The pendulum continued to swing between different leadership styles in the latter half of the 1990s. Foley’s replacement, Republican Newt Gingrich (Georgia), was a more assertive policy leader. The first sitting Speaker to be reprimanded by the House for ethics violations, Gingrich resigned from office after the 1998 elections. He was succeeded by a more moderate speaker, J. Dennis Hastert (R, Illinois). The evolution of the House remains an incomplete story. It is not yet clear whether it will remain in stage two or find some way of moving decisively into stage three. For now, it has elements of both. Meanwhile, the Senate remains as individualistic and as decentralized as ever—a place where it has always been difficult to exercise strong leadership.
Congress is a collection of individual representatives from states and districts who play no role in choosing the president. They are therefore free to serve the interests of their constituents, their personal political views, and (to a limited extent) the demands of congressional leaders. In serving those interests, members of necessity rely on investigating, negotiating, and compromise, all of which may annoy voters who want Congress to be “decisive.” The unpopularity of Congress is made worse by the recent tendency of its members to become ideologically more polarized.
One of the most important changes in the profile of Congressional members is the increased ability of incumbents to get re-elected. This reflects the growth of constituent service, name recognition, and the weakening of party loyalties among voters.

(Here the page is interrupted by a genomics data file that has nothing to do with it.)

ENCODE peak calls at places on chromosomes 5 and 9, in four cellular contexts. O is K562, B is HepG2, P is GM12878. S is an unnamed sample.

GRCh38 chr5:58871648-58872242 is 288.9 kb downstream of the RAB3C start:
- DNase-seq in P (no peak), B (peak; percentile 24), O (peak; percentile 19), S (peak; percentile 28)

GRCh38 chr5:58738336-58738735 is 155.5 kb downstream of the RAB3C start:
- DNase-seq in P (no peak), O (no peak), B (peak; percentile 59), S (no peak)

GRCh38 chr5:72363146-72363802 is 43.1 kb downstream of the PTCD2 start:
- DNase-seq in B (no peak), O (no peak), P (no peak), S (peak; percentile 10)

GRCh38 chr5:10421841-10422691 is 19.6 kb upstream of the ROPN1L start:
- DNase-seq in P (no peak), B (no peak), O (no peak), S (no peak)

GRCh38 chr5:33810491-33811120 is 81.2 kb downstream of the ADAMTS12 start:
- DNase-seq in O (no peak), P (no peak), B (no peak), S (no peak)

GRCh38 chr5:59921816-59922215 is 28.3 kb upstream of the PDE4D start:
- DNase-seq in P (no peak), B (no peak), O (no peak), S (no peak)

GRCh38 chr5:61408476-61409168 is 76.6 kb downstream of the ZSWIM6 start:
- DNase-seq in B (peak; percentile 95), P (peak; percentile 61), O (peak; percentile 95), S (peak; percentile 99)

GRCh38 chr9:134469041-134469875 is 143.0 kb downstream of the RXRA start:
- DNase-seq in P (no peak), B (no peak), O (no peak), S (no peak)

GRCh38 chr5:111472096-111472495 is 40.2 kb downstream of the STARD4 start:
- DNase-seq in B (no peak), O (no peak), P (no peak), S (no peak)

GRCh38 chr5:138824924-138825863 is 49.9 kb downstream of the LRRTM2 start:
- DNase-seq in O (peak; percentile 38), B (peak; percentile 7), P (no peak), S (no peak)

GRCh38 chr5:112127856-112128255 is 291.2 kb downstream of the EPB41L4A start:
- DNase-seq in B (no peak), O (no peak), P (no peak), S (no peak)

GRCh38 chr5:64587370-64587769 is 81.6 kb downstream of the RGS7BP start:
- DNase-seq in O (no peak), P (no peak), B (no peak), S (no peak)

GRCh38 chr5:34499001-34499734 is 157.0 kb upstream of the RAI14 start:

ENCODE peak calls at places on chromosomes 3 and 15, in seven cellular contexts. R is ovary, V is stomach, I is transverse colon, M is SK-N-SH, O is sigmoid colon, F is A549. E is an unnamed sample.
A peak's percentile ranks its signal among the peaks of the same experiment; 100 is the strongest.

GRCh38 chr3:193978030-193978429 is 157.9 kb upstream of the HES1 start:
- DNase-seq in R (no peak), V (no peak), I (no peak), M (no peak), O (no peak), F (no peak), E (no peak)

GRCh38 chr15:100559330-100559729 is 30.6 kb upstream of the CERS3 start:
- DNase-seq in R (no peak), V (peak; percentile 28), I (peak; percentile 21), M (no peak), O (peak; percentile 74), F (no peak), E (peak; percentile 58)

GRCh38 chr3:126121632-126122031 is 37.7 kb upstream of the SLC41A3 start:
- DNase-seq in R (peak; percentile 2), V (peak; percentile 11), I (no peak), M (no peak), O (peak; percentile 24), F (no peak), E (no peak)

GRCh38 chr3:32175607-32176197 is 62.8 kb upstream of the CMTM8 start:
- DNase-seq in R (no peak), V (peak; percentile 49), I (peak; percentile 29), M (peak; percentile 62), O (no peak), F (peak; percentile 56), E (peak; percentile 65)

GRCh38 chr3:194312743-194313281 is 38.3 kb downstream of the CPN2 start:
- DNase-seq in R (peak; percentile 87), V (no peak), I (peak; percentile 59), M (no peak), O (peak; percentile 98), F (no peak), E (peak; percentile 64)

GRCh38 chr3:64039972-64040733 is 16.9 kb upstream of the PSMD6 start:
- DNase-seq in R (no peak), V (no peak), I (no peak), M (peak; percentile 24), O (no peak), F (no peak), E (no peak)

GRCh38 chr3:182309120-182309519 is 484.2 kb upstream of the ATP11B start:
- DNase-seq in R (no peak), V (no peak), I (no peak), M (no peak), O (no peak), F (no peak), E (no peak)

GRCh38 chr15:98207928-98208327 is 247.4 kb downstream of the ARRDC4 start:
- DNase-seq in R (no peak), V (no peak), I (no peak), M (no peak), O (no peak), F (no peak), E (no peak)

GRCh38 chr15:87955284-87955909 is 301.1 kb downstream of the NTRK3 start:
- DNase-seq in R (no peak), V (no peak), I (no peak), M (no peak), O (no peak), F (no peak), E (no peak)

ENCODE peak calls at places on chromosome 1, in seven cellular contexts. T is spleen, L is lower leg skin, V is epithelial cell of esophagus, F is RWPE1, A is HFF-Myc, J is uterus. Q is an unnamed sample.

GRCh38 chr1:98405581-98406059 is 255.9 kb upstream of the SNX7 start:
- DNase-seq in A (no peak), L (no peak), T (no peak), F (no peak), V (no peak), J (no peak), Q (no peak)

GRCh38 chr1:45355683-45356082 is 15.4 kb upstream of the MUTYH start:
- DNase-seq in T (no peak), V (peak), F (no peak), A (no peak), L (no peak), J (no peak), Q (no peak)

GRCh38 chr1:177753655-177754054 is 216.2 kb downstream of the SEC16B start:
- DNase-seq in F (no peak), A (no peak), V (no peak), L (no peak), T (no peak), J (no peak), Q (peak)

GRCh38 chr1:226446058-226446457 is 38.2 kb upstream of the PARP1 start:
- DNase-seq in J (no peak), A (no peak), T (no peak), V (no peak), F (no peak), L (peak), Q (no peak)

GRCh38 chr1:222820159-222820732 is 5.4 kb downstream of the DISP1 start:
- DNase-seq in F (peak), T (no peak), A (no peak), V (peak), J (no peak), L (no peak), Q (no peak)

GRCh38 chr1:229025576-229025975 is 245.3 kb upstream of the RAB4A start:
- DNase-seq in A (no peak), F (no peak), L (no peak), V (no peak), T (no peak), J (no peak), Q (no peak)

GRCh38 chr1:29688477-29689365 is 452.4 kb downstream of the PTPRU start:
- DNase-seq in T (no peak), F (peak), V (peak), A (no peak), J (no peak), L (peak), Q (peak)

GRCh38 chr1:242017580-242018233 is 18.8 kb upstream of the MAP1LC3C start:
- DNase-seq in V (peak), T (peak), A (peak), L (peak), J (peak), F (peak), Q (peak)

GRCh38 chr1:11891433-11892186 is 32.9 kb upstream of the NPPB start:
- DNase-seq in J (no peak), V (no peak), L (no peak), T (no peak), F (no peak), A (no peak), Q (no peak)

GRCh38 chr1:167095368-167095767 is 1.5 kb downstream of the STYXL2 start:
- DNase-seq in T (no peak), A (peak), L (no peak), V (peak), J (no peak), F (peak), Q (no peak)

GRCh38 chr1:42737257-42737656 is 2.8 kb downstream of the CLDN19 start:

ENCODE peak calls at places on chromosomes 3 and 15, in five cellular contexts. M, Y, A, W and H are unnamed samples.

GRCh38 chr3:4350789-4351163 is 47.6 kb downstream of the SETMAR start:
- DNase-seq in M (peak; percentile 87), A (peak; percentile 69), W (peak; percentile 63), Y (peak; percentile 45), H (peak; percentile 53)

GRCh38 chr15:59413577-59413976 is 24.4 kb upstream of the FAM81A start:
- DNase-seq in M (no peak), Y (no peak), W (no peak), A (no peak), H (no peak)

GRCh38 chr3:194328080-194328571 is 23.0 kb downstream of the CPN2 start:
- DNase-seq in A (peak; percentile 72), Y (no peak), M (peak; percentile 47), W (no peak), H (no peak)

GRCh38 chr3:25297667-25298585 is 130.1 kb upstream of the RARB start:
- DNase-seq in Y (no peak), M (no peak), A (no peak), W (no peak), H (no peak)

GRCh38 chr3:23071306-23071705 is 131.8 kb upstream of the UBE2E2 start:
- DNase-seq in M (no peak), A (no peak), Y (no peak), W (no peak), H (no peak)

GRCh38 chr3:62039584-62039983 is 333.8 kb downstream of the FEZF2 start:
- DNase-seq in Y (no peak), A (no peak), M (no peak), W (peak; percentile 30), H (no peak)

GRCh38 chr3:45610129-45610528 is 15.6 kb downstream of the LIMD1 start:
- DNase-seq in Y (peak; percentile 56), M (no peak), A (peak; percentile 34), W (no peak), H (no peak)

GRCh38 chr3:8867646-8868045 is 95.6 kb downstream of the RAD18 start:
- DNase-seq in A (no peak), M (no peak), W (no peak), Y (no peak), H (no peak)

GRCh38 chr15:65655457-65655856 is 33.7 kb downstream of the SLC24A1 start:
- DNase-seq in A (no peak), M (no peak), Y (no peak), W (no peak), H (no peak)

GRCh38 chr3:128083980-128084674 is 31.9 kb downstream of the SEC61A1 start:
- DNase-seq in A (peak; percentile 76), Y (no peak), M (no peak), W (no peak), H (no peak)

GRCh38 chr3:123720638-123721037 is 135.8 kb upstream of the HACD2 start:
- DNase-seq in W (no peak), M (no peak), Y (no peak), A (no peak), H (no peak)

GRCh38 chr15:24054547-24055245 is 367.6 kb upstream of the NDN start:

Though its members may complain that Congress is collectively weak, to any visitor from abroad it seems extraordinarily powerful. Congress has always been jealous of its constitutional authority and independence. Three compelling events led to Congress reasserting its authority. These were the war in Vietnam, which became progressively more unpopular; the Watergate scandals, which revealed a White House illegally influencing the electoral process; and the continuance of divided government, with one party in control of the presidency and another in control of Congress.
In 1973, Congress passed the War Powers Act over a presidential veto, giving it a greater voice in the use of American forces abroad. The following year, it passed the Congressional Budget and Impoundment Control Act, which denied the president the right to refuse to spend money appropriated by Congress. This act gave Congress a greater role in the budget process. Congress also passed laws to provide a legislative veto over presidential actions, especially with respect to the sale of arms abroad. Not all these steps have withstood the tests of time or of Supreme Court review, but taken together they indicate a resurgence of congressional authority. They also helped set the stage for sharper conflicts between Congress and the presidency.